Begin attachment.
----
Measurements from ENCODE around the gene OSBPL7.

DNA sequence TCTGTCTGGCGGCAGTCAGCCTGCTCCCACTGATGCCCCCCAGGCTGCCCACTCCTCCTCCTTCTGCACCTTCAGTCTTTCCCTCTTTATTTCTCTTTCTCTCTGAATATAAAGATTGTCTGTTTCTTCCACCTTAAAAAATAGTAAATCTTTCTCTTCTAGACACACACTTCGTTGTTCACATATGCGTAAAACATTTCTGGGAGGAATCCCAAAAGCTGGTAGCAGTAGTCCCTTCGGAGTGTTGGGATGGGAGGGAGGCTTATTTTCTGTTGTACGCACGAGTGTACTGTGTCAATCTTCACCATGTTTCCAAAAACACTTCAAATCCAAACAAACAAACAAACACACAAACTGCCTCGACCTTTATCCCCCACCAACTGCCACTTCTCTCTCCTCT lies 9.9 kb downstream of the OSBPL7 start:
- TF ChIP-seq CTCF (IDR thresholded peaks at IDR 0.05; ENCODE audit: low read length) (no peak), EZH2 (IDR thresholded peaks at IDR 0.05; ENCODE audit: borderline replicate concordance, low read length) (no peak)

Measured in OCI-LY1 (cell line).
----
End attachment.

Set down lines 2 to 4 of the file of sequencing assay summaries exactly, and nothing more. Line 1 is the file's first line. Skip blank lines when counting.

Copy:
DNA sequence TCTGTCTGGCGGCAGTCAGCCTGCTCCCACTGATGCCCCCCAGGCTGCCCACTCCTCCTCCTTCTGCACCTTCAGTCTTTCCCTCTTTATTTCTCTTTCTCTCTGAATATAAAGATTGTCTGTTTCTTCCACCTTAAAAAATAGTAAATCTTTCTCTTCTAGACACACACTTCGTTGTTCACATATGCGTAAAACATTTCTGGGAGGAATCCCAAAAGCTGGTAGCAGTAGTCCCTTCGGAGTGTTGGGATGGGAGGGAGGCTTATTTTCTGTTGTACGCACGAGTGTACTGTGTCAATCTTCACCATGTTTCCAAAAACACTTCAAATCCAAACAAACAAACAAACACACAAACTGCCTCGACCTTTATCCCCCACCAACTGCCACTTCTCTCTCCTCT lies 9.9 kb downstream of the OSBPL7 start:
- TF ChIP-seq CTCF (IDR thresholded peaks at IDR 0.05; ENCODE audit: low read length) (no peak), EZH2 (IDR thresholded peaks at IDR 0.05; ENCODE audit: borderline replicate concordance, low read length) (no peak)

Measured in OCI-LY1 (cell line).